29 Apr 2013 - Article No: 1714

Facebook Playing Video Ads Every Ten Minutes? - Facebook Rumour




For those of you that dont know, I’m Mark Zuckerberg, one of the founders of Facebook. We are currently looking into playing video ads as a way to increase the profitability of Facebook.
These ads will stop what you are doing every ten minutes and play for anywhere between 15 and 60 seconds. You will then be able to resume what you were doing prior to the ad playing.

I’m sure that a number of people will be against this, so for your sake, we are giving you a say in whether or not these ads will be implemented.

Share this photo if you don’t want video ads to play while you’re using Facebook.


The above image is circulating Facebook purporting to come from Facebook founder Mark Zuckerberg and claims that the social networking site is considering implementing a new type of video ad that plays every ten minutes for between 15-60 seconds. The message goes on to say that if you are against this idea then you should share the photo.

The message and photo can easily be debunked as a mindless hoax for several reasons.

Firstly the idea of implementing 60 second video ads that would automatically play every 10 minutes is absurd, making the site simply unbearable for the majority of its users. Such intrusive advertising isn’t used even on the most commercial-laden websites simply because it would be so unappealing to users.
Whilst video ad marketing has indeed become more intrusive [with many sites auto-playing video ads when webpages load] the notion of forcing a user to “stop what they’re doing” for 60 seconds to watch an advertisement is an idea that would almost certainly drive a substantial number of members off the site and onto social networking competitors that do not employ such invasive advertisements.

Secondly, if Facebook were to consider such a method of advertising, there is nothing in their past that would suggest they would give their users a say or choice about how the social network display ads. Much less that they would use a silly "share this photo" method of determining the number of people who would oppose an idea (which would obviously be practically every Facebook member who came across the photo) There are much easier ways for Facebook to determine who would oppose an idea, for example a simple poll vote would suffice. Or in this instance so would common sense. Asking users to Share a photo across Facebook would be both inaccurate and inefficient.

Thirdly such a contentious move by Facebook (both to consider this method of advertisement and then to give their users a chance to vote on its implementation) would be news that would be published on the websites Blog as well as technology blogs. But alas there is no mention of such a move by Facebook anywhere on the Internet.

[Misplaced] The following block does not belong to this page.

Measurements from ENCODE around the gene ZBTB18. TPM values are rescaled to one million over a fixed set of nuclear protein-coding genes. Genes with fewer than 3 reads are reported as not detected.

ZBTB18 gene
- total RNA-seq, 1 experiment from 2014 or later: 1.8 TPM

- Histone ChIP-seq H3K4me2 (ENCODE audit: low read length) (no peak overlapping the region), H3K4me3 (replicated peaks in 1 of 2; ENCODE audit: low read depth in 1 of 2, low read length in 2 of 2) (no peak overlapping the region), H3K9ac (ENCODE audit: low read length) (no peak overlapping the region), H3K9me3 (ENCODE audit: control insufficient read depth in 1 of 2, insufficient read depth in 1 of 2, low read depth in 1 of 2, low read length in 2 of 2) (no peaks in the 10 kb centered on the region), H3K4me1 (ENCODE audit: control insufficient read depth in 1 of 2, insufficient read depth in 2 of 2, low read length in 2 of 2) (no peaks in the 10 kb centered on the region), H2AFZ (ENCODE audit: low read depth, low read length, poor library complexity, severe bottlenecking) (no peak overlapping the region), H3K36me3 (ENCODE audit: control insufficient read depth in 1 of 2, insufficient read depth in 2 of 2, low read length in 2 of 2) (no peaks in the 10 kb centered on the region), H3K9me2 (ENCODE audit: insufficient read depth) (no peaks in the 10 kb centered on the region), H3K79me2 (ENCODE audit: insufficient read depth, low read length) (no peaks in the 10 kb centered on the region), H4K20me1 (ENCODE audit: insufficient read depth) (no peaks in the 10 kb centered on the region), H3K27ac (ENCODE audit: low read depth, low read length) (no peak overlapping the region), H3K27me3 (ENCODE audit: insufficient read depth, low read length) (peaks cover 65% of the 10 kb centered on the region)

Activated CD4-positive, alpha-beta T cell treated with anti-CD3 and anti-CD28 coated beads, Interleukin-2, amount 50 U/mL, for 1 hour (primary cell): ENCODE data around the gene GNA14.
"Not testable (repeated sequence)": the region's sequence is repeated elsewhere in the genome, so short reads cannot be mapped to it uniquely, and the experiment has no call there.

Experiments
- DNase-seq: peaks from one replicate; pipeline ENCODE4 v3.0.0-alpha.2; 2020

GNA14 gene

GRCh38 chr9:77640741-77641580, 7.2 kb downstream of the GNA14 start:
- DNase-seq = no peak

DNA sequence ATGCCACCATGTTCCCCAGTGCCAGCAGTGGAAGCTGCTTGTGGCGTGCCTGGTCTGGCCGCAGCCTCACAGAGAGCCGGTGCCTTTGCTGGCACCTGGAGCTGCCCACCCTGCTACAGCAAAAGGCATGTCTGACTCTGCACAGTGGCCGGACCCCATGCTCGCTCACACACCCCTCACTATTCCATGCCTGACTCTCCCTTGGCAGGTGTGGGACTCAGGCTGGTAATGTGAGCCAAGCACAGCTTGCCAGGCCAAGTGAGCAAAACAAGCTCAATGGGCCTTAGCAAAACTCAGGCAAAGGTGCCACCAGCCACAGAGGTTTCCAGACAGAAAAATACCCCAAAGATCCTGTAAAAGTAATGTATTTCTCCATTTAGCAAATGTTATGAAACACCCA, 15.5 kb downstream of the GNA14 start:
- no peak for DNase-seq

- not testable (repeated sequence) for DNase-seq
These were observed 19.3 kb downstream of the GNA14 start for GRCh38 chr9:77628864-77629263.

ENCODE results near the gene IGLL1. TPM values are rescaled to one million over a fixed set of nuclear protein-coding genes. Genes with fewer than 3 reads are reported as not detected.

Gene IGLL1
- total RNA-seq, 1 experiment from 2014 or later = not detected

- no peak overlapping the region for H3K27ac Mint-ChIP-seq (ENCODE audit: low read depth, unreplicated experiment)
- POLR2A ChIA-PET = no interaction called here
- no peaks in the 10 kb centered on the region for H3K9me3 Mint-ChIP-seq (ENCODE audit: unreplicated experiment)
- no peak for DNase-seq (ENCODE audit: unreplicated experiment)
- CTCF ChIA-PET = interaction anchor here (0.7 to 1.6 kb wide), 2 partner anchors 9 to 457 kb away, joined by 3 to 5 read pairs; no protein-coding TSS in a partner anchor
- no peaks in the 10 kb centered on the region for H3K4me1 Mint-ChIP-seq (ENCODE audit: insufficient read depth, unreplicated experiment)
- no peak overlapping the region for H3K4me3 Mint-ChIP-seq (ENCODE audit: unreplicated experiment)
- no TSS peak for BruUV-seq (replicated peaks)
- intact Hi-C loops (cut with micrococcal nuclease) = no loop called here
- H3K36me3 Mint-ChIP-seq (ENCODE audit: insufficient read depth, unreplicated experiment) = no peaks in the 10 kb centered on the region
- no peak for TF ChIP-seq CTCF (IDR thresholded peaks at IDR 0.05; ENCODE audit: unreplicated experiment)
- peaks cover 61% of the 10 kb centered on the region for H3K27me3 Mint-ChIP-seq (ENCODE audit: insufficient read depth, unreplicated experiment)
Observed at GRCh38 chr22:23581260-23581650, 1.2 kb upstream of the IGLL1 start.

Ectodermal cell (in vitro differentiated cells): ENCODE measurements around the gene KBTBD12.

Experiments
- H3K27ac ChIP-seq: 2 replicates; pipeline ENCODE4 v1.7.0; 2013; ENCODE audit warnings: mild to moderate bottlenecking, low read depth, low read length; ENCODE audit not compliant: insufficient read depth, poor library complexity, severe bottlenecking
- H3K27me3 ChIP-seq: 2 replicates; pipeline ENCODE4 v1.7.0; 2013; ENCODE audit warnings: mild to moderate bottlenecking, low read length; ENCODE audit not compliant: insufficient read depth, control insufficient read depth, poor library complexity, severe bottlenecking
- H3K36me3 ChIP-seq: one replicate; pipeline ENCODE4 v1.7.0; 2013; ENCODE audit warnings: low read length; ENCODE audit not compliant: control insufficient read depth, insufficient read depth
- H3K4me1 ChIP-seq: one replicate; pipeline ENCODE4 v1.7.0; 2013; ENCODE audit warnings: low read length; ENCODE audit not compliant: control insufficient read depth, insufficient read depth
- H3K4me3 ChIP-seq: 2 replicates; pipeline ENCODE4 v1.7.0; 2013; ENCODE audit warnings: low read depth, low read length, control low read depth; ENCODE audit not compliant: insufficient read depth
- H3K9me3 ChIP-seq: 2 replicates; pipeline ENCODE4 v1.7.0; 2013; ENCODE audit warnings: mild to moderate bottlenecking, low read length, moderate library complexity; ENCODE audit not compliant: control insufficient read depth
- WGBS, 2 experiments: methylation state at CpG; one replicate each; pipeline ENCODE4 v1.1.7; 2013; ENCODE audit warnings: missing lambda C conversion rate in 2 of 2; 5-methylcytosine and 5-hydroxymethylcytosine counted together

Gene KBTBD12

However, there is news that Facebook will soon be testing new videos ads that will autoplay when a page is loaded (possibly in an expanded screen), but details are still sketchy and there is little-to-no chance that it will even remotely resemble the description given in the above photo (i.e. that it is mandatory to watch, or that it will appear every 10 minutes) and even less chance that Facebook will give their users any opportunity to vote on its implementation.

This is just a silly hoax authored by a prankster who is well aware that every Facebook user who comes across the photo will (understandably) oppose such an invasive method of advertising and thus would share the photo. In reality sharing the photo does nothing, other than highlight to your Facebook friends that you have fallen for a Facebook ruse.





Social media and the Internet is rife with rumour, misinformation, propaganda and untruth. It is like this because people can be irresponsible with what information they choose to share.

Our community works hard to try and debunk and assist in as many cases as possible, as well as teach people how to share responsibly. We believe it is important that anyone who uses the Internet be able to identify false rumours and fully understands the possible consequences of spreading false information.

If you are interested in this, feel free to read our two-part blog. Part 1 deals with how to spot and debunk Internet rumours and Part 2 deals with the reasons why you should never circulate false information.

Additionally if you have fallen for this rumour or have Facebook friends that have, you can join our growing Facebook page here or sign up to our mailing list here.

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